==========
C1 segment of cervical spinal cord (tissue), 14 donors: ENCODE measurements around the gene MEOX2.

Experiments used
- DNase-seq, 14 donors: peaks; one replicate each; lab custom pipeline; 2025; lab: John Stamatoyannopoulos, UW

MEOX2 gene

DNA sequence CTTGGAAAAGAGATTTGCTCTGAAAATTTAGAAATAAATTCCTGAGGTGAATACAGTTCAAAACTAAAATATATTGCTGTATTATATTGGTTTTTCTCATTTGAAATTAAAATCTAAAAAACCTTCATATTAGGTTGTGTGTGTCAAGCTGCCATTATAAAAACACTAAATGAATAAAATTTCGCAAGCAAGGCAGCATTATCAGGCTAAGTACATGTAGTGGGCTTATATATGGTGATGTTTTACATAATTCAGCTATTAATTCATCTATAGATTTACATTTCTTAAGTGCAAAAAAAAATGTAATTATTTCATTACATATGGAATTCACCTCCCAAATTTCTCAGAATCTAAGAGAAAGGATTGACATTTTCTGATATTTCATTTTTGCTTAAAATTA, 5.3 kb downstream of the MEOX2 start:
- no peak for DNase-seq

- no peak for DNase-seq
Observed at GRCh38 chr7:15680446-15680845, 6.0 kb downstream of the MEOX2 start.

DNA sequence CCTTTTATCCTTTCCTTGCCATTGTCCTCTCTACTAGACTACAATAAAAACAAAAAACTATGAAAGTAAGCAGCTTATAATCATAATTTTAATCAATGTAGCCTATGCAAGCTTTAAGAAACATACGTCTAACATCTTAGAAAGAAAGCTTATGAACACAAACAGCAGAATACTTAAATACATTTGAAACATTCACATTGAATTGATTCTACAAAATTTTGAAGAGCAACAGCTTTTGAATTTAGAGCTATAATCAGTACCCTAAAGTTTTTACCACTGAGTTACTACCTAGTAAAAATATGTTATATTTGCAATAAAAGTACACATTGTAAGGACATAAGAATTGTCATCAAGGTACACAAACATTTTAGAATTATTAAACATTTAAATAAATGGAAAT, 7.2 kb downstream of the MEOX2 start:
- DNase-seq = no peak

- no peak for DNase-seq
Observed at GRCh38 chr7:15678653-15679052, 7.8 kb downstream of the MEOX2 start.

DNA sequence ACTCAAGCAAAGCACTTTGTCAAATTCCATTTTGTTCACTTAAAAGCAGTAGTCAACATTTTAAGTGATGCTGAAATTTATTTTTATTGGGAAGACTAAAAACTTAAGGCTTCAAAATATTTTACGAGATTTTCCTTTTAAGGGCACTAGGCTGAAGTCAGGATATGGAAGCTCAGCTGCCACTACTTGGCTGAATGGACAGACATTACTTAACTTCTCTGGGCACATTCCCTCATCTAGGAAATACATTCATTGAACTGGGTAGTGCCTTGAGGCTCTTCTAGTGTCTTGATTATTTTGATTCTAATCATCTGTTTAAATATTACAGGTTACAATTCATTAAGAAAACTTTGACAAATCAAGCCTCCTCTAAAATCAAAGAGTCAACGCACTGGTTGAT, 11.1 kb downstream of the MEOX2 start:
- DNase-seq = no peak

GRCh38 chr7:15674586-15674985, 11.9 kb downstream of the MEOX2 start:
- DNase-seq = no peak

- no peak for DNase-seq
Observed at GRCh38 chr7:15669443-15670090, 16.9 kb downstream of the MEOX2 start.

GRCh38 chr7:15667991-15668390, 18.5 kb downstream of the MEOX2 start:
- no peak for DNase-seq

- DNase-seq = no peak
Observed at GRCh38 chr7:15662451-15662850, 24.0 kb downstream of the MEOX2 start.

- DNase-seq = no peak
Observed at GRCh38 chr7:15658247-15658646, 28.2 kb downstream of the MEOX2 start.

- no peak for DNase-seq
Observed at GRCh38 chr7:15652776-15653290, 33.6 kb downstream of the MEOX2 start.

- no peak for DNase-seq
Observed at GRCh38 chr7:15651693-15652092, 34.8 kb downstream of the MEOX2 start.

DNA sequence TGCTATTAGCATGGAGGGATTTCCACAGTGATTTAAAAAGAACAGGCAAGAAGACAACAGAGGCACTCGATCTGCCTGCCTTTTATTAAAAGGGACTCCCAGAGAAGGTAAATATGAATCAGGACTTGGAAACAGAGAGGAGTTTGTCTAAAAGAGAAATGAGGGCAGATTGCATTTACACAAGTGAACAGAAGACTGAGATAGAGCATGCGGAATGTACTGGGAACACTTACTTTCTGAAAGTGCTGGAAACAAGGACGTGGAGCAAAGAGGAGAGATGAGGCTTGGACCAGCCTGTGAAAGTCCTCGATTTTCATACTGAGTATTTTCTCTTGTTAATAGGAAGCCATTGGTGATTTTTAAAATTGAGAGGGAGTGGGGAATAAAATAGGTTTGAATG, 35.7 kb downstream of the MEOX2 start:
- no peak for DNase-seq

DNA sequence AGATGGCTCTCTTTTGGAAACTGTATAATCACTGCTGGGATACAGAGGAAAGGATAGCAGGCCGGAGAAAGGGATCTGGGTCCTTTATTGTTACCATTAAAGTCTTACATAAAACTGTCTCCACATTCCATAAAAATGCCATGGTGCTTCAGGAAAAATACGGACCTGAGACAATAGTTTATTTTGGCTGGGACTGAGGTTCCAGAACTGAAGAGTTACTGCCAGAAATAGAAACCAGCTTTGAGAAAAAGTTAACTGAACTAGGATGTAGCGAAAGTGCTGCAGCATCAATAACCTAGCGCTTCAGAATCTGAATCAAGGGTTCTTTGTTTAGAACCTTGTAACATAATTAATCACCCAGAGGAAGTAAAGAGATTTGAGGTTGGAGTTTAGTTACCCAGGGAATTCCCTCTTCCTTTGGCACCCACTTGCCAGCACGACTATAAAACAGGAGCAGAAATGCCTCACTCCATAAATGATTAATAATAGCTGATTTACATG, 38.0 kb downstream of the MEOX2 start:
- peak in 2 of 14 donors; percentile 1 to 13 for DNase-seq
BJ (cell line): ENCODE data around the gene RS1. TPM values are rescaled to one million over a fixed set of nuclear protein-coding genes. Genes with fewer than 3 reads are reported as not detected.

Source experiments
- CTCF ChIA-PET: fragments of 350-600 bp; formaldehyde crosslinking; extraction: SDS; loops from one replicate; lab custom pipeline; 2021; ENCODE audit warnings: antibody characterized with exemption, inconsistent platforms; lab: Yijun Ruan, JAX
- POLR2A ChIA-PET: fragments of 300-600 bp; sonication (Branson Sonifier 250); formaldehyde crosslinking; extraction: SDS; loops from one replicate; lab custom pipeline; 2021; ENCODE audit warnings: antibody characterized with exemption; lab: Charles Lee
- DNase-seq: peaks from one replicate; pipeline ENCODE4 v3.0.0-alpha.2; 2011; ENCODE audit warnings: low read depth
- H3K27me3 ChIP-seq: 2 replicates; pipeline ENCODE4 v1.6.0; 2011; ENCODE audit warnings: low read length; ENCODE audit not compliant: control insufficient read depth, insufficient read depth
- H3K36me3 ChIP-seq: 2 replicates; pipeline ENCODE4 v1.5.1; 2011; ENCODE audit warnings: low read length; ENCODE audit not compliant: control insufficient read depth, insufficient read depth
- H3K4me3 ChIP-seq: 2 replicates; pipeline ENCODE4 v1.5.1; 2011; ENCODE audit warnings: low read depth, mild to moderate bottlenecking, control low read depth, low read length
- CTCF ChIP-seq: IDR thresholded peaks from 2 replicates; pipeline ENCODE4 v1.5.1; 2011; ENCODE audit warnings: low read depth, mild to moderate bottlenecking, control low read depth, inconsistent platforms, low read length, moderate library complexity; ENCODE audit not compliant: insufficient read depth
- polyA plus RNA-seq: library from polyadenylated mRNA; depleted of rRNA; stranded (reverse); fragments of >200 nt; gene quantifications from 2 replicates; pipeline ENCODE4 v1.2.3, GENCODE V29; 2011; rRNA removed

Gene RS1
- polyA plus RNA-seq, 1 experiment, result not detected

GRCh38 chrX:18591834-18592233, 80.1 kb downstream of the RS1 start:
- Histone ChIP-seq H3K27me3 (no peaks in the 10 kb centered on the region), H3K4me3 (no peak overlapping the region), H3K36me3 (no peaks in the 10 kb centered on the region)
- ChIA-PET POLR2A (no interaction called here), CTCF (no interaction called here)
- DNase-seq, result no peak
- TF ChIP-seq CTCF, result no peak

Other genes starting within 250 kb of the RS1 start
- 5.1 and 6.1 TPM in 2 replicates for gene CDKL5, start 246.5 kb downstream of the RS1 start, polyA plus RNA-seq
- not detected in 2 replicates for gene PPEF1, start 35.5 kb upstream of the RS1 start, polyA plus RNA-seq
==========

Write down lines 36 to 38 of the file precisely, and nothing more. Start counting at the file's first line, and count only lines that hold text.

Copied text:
- POLR2A ChIA-PET: fragments of 300-600 bp; sonication (Branson Sonifier 250); formaldehyde crosslinking; extraction: SDS; loops from one replicate; lab custom pipeline; 2021; ENCODE audit warnings: antibody characterized with exemption; lab: Charles Lee
- DNase-seq: peaks from one replicate; pipeline ENCODE4 v3.0.0-alpha.2; 2011; ENCODE audit warnings: low read depth
- H3K27me3 ChIP-seq: 2 replicates; pipeline ENCODE4 v1.6.0; 2011; ENCODE audit warnings: low read length; ENCODE audit not compliant: control insufficient read depth, insufficient read depth